Google Sued for AdSense Fraud
A would-be AdSense customer is suing Google for $250,000 because it took her 100 hours to place and review AdSense advertisements on her Web site, which Google subsequently removed, Google Watch has learned.
In a 25-page complaint filed earlier this week in San Francisco federal district court, Theresa B. Bradley, a management consultant and resident of Washington, D.C. accuses Google of several counts of fraud and misrepresentation, including misrepresentation in commercial advertising, and of "willfull, wanton, fraudulent and malicious" conduct regarding its AdSense product. The suit also alleges misrepresentation in interstate commerce.
Bradley, owner of Brava Corp., alleges that her staff spent 100 hours placing and reviewing HTML code for Google AdSense on www.bravacorp.com. Once the code was placed, Bradley asked Google to remove several competing AdSense advertisements, as per the AdSense user agreement.
According to the complaint, Google then completely removed AdSense from Bradley's site and accused Bradley of violating AdSense policies by fraudulently clicking on advertisements.
Bradley denied clicking on the ads except to verify that the advertisers were not selling competing products.
Bradley did not return several requests for comment. Google responded only by saying the suit is without merit and that the company would defend itself vigorously.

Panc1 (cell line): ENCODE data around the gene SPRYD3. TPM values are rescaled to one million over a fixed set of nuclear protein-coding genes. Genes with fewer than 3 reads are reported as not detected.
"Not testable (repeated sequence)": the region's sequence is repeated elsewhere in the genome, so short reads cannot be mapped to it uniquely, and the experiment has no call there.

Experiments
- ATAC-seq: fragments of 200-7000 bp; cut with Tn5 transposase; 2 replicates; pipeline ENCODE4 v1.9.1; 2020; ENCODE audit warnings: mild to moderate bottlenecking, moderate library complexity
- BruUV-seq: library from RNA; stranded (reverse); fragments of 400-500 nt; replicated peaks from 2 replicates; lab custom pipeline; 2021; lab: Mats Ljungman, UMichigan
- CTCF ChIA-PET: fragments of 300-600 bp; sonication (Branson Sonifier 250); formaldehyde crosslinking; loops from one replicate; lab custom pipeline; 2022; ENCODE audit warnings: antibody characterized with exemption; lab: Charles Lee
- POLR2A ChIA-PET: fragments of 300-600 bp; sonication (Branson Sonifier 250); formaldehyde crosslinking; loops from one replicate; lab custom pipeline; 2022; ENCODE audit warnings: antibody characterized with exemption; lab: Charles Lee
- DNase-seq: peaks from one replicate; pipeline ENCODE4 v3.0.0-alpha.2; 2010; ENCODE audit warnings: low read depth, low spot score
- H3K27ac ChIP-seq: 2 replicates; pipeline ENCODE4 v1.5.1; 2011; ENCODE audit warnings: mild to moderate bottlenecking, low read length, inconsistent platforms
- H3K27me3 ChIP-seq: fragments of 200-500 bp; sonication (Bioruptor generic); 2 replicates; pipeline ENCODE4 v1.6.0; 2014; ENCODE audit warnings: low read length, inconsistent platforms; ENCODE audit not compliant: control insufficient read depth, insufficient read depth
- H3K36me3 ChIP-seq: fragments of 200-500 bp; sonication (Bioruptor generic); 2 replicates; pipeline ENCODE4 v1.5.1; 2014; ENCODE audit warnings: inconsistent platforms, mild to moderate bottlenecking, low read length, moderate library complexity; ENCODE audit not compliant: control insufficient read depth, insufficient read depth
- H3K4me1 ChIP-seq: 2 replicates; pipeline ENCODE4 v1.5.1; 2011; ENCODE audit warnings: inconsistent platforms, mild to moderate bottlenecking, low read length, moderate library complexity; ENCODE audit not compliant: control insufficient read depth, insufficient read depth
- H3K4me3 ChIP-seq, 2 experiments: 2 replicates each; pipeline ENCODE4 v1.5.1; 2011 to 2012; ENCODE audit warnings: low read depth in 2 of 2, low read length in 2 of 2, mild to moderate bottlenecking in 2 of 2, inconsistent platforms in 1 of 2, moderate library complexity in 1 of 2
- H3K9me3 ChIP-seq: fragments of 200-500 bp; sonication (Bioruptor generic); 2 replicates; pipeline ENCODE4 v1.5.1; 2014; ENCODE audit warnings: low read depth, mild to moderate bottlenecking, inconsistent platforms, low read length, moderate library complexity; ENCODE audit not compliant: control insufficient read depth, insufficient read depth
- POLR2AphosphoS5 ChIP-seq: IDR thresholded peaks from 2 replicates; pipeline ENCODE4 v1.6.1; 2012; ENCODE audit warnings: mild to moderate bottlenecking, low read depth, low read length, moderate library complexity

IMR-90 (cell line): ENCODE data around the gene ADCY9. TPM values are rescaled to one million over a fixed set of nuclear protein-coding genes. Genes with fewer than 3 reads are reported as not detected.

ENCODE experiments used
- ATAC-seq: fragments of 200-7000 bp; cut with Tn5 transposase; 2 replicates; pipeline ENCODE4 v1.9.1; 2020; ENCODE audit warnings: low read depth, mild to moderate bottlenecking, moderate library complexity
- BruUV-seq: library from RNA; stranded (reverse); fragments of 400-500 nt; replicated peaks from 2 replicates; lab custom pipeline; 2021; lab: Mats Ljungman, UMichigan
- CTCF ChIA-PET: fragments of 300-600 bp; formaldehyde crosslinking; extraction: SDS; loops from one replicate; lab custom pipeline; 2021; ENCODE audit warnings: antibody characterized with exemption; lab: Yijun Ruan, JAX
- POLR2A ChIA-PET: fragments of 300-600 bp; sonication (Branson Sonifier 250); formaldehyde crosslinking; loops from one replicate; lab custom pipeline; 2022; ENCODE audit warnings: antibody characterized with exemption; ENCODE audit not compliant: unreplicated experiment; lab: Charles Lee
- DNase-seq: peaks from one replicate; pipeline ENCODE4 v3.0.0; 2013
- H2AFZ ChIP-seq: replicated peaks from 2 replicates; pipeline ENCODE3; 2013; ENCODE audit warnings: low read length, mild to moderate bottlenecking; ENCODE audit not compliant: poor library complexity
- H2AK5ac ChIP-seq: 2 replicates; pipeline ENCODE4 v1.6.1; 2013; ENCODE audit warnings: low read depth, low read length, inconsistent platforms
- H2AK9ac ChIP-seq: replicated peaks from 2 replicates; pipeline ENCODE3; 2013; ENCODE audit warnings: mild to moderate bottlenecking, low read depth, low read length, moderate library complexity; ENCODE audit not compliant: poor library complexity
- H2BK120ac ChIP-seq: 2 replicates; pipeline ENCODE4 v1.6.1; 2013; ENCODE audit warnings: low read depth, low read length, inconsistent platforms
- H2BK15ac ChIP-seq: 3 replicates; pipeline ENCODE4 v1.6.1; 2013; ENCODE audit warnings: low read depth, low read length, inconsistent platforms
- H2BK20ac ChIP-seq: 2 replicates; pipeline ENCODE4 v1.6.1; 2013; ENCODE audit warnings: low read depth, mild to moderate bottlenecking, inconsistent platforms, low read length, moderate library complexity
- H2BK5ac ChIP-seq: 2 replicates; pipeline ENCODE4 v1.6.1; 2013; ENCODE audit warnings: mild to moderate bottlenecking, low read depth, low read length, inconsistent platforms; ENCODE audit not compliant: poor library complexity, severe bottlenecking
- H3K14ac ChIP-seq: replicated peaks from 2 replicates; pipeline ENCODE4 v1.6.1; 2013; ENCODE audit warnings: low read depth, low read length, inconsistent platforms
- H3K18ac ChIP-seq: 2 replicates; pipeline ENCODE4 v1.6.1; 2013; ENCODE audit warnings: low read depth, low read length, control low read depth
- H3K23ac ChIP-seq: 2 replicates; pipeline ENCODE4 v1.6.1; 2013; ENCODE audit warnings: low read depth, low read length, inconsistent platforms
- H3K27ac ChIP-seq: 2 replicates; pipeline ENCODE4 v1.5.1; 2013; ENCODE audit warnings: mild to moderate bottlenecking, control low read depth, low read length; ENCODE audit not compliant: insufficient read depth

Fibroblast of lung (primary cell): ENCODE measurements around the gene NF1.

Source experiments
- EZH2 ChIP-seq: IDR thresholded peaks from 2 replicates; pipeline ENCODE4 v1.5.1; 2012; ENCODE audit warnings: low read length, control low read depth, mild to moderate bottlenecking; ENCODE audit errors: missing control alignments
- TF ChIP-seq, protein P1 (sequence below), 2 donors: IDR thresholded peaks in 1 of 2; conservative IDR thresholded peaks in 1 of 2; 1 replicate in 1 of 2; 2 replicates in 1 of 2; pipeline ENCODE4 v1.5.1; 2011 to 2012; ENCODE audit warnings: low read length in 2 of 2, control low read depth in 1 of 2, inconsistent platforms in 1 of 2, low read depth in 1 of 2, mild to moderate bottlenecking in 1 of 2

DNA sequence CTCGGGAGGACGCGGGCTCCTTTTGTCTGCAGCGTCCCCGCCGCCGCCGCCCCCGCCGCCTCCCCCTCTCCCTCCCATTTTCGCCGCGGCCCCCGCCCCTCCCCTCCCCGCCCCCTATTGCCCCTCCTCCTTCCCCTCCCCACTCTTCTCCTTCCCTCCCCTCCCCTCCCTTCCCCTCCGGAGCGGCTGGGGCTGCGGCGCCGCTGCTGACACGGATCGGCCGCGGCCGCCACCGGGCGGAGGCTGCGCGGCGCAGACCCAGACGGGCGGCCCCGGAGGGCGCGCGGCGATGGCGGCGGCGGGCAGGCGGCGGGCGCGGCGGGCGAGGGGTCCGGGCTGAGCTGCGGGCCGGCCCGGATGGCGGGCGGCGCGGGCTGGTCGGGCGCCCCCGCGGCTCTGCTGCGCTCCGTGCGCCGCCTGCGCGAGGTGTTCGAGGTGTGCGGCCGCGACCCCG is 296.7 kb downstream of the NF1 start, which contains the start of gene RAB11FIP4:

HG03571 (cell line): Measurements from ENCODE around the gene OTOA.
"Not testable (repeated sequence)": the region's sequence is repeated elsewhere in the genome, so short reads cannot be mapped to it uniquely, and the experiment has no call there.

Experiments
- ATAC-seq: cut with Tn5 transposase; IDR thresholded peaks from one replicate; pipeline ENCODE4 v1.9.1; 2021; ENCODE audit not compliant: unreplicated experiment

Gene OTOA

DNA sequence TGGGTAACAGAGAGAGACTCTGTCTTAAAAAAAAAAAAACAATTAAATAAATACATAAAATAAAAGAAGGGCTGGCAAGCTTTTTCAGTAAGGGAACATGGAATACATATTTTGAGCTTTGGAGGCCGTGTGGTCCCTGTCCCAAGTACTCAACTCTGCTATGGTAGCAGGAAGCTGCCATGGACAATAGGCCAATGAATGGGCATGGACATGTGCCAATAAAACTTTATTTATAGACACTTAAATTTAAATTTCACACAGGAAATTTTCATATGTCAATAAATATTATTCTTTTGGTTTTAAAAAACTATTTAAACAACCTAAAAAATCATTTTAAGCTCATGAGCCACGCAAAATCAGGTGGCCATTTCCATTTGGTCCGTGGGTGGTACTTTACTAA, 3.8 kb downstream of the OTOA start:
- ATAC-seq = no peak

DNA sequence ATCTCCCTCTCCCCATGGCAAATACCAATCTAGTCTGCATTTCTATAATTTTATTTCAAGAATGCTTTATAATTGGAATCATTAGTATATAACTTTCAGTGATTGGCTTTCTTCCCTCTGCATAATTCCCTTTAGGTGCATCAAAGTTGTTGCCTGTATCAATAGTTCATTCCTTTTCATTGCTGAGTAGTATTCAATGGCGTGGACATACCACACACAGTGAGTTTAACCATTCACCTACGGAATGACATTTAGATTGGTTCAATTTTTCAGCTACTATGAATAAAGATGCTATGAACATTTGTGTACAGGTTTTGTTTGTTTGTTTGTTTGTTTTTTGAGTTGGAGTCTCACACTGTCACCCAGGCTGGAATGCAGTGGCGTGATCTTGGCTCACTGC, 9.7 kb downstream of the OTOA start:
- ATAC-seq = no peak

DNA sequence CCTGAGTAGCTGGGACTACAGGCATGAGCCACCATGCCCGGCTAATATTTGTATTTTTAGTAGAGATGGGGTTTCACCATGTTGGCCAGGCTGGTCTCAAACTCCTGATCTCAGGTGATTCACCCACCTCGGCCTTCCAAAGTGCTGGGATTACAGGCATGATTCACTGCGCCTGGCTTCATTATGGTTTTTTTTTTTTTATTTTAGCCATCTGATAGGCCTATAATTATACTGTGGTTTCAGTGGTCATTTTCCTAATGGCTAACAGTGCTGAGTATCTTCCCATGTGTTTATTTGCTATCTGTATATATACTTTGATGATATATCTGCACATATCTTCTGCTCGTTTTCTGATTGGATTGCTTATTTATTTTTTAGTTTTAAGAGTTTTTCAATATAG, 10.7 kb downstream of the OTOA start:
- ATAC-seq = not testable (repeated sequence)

According to the complaint, Bradley's brief business relationship with Google caused her irreparable harm by damaging her reputation and the reputation of her products and services.
Bradley's Web site offers nutritional supplements, home spa rituals, and soft support women's jog bras, among other products. There is no shopping cart mechanism, and the site asks users to "visit us at a later date."
According to her site, Bradley's "illustrative clients" include Kellogg-Brown and Root, Halliburton, The Wall Street Journal, Bear Stearns and Company, and the Catholic Diocese of Arlington, Va.
Bradley apparently also helps hire engineers for deployment to Iraq, hires engineers for Hurricane Katrina relief and provides mental health services for children 0-7 years of age.
Bradley also filed suit against Yahoo on August 1 in San Jose federal district court. Those documents were not available at the time of this writing. A Yahoo representative declined to comment.
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Update: I've noticed that a lot of people are saying this is a publicity stunt. I can't say for sure that's the case, since Bradley never returned my calls, but I don't think that assumption is correct. She sued Yahoo on August 1st and Google on August 28, but never returned a phone call from me and never sent out any press releases. I found the lawsuit in court records. In addition, Bradley doesn't seem to have any way of monetizing any attention she receives from this. I think it's important to understand the difference between publicity seeking (such as the ClickDefense class action lawsuit) and a case such as this, which clearly makes the plaintiff look ridiculous.
Update #3: Theresa Bradley called me this morning to confirm the lawsuit. She informed me that she had an addendum to the complaint and would forward such via e-mail, but had to get off the phone before I could inquire further. I'll let you know when I've heard more.